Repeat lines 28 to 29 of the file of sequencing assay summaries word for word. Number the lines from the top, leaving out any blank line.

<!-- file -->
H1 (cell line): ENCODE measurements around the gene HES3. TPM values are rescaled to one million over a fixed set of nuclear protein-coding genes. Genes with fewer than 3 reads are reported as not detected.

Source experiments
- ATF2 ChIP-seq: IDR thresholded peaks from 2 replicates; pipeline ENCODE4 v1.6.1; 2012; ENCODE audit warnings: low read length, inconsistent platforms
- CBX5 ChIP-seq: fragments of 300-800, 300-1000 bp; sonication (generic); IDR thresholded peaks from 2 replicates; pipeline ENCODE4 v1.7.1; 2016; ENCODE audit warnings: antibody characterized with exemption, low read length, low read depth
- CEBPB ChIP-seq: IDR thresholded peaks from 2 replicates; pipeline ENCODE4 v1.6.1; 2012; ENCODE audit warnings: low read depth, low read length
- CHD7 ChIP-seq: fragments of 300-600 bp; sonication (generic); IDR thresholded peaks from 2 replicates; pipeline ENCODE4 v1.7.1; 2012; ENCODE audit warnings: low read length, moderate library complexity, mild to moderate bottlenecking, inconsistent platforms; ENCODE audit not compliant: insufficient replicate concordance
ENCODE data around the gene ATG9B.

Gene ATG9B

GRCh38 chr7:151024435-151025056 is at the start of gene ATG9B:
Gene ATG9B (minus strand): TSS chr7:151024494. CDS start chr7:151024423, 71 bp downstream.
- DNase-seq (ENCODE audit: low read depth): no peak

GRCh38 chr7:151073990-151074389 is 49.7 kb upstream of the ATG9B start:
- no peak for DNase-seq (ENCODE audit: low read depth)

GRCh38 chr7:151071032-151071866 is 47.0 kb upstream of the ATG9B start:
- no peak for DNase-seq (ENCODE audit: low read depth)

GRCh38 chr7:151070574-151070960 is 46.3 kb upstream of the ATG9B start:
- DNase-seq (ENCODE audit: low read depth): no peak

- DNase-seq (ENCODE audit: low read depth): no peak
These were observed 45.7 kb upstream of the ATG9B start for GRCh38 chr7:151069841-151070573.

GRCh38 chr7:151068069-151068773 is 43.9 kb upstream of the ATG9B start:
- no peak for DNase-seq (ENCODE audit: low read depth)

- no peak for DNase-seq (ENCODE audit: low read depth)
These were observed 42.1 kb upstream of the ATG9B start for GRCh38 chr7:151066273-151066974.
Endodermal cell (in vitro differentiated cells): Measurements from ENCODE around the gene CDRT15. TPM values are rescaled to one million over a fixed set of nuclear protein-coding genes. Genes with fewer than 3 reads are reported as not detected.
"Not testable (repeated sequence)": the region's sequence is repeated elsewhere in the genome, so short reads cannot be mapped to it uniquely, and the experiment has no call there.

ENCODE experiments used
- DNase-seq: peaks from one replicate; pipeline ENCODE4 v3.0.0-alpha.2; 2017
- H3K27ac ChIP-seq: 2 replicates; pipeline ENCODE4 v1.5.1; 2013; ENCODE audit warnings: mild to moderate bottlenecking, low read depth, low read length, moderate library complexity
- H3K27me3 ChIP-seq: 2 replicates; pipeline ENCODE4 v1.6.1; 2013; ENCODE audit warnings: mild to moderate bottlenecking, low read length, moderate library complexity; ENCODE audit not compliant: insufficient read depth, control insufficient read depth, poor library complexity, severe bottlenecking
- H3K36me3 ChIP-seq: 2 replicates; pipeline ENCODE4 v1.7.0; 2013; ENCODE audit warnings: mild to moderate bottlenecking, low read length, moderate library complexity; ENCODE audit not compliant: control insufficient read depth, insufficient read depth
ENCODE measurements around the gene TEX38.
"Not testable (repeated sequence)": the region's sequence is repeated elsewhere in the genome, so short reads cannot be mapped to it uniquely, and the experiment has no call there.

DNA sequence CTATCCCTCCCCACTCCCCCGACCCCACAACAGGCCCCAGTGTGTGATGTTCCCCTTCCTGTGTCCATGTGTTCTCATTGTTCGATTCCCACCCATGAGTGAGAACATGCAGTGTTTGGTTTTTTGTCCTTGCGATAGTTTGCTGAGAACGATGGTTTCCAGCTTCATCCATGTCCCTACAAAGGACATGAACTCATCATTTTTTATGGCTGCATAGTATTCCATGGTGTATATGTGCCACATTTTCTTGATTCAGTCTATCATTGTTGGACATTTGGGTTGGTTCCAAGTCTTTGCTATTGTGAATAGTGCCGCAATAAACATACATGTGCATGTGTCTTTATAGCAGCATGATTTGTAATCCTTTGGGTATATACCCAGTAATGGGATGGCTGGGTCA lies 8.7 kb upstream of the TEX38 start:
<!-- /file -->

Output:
- H3K27ac ChIP-seq: 2 replicates; pipeline ENCODE4 v1.5.1; 2013; ENCODE audit warnings: mild to moderate bottlenecking, low read depth, low read length, moderate library complexity
- H3K27me3 ChIP-seq: 2 replicates; pipeline ENCODE4 v1.6.1; 2013; ENCODE audit warnings: mild to moderate bottlenecking, low read length, moderate library complexity; ENCODE audit not compliant: insufficient read depth, control insufficient read depth, poor library complexity, severe bottlenecking